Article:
Investors searching for value in an expensive market may wish to look at small-cap stocks. After outsized gains in 2016, the Russell 2000 Index is actually slightly negative for 2017.
One small-cap stock you might want to consider is RPX Corporation (NASDAQ:RPXC). The company does something unique: defensive patent aggregation. While the company has only a $600 million market cap, its clients include the biggest names in consumer electronics, PCs, e-commerce, financial services, software, media content and distribution, telecom, networking, and semiconductors.
Unique companies can make for unique investment opportunities. Here are four interesting things to know about RPX Corporation.
1. It's a niche monopoly
RPX Corporation's patent-risk client network, which spans 348 clients, acts as a powerful self-reinforcing network. Clients pay RPX a subscription fee, then RPX goes and buys up patents before they can be sold to a non-practicing entity (NPE), or patent troll. This lowers costs for client companies, which would otherwise have to purchase patent portfolios themselves, or litigate each of their own defenses. RPX also offers insurance products for smaller companies that can't afford the full subscription, and it acquired a legal discovery services firm, Inventus, in 2016.
As RPX acquires more clients, costs are spread among a greater number of companies. In other words, if another company wanted to compete with RPX, there wouldn't be much incentive for clients to switch from a larger pool to a smaller one. The service works better if everyone is in the same boat, so to speak.
As such, RPX claims its competitors are either the patent-risk management departments of its own clients, or NPEs that compete for patent assets such as Wi-Lan, Acacia Research, and the privately held PanOptis. While RPX is often compared to NPEs, it is a different kind of company, almost like insurance, or an outsourced legal department.
2. It has odd financials, which could be an opportunity
RPX has strange financials, which may confuse investors. For instance, its trailing price-to-earnings ratio is 34, which looks very expensive, but its ratio of EV (enterprise value) to EBITDA (earnings before interest, taxes, depreciation and amortization) is only 2.4, which is extremely cheap.
This is because RPX's biggest cost is the amortization of its patent portfolio. Patents are currently amortized over an average of 41 months, with a typical range of 24 to 50 months, so that means patents that were bought as long as 5 years ago are still being expensed in the current year.
This is important because as the patent market has softened, RPX has bought fewer patents in 2016 than prior years. For instance, in 2016, the cost of revenue was $197 million, which included $171 million in amortization, but 2016 patent spend on the cash flow statement was only $117 million. Therefore, while GAAP (generally accepted accounting principles) operating income was $32 million, the company's preferred measure of operating income -- adjusted EBITDA minus patent spend -- was $108 million. That's a huge difference, and less than six times the company's $600 million market capitalization.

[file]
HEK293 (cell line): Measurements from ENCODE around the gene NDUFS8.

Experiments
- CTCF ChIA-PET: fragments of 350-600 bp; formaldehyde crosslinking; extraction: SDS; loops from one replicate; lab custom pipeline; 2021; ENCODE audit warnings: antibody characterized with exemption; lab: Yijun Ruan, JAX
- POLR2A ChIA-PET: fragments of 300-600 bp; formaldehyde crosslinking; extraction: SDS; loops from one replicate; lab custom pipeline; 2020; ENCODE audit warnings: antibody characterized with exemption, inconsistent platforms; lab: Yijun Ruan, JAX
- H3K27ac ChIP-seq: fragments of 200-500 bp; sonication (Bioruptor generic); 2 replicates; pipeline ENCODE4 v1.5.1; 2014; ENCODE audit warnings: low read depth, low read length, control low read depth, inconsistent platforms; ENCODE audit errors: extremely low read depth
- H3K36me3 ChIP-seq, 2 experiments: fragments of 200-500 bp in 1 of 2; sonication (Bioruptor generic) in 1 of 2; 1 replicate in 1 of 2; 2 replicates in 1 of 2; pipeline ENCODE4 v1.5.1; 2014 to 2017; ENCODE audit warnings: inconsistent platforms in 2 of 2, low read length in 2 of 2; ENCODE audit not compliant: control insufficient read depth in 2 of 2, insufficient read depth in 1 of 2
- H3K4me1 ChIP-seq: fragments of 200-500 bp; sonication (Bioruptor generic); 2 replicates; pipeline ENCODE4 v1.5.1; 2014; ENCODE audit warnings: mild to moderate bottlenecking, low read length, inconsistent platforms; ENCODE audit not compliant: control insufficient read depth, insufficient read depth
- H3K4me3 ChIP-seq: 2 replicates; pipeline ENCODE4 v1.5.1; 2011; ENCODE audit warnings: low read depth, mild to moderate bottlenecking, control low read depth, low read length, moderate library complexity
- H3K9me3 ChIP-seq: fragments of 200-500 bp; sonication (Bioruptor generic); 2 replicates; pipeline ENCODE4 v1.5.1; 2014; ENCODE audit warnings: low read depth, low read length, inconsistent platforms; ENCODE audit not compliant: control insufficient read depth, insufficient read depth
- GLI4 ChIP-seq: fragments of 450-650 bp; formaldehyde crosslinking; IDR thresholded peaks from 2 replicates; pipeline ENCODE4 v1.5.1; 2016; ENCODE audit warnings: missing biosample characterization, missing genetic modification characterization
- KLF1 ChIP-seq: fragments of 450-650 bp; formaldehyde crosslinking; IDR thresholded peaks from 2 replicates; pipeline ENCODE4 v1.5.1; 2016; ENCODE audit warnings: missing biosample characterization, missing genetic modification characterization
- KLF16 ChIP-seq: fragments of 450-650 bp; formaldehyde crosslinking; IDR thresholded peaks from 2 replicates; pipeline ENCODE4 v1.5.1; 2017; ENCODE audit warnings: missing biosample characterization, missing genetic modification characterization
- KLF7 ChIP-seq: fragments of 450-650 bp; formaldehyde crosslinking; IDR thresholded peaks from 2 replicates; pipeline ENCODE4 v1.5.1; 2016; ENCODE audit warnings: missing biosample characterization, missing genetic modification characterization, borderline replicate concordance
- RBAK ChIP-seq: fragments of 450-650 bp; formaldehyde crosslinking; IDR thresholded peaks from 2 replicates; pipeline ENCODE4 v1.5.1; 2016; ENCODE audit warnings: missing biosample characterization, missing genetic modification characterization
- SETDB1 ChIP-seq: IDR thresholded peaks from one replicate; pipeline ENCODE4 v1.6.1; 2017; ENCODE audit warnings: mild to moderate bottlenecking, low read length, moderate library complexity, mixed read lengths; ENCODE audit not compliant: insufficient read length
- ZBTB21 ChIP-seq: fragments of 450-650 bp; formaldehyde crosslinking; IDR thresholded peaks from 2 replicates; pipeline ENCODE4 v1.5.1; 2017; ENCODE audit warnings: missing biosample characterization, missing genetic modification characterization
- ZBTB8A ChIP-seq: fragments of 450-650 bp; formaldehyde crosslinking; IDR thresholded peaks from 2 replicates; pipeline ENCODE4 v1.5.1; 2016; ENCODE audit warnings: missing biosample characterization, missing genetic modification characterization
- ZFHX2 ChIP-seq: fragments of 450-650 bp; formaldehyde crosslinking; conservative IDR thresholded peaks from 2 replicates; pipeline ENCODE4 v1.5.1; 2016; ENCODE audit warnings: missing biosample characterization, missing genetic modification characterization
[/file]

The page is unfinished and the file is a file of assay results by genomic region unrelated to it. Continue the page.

3. It has an activist investor
In March 2016, activist investor Mangrove Partners took a large stake in the company, and currently holds a 7.34% position; as of Dec. 31, 2016, RPX was Mangrove's fifth-largest holding. Mangrove was angered at the $232 million acquisition of Inventus in late 2015, and pushed for board seats as well as a stock buyback. RPX reached a settlement with Mangrove, instituted a buyback -- the company repurchased $60 million in 2016 -- and appointed two directors to RPX's board. RPX also recently named venture investor Magdalena Yesil to the board, though it's unclear if she was nominated by Mangrove.
4. ...and had a recent management shakeup
In February, founder and CEO John Amster resigned. The company claimed it was due to a disagreement over whether to take the company private or not, with Amster wanting to go private, and the board (which includes Mangrove's directors) disagreeing.
RPX named Marty Roberts interim CEO. Roberts had been the company's general counsel since 2010. While a general counsel may seem an odd fit for a CEO fill-in, the company's main business is the legal field, so it does make sense.
Recently, the company announced Roberts would stay on as permanent CEO. It then hired Andy Block, a former executive at Time Warner Cable, and Neal Rubin, a veteran of Cisco, to business-development roles. Since RPX Corporation's core subscription revenue has stagnated the past couple years, the company is hoping these two industry veterans will be able to court and retain new clients.
RPX Corporation offers some intriguing differences: a niche monopoly, financials that underrate its cash flow, and an incentivized activist making changes. Assuming that patent litigation continues to plague tech-related companies, RPX's services should provide value, and investors could be rewarded as well.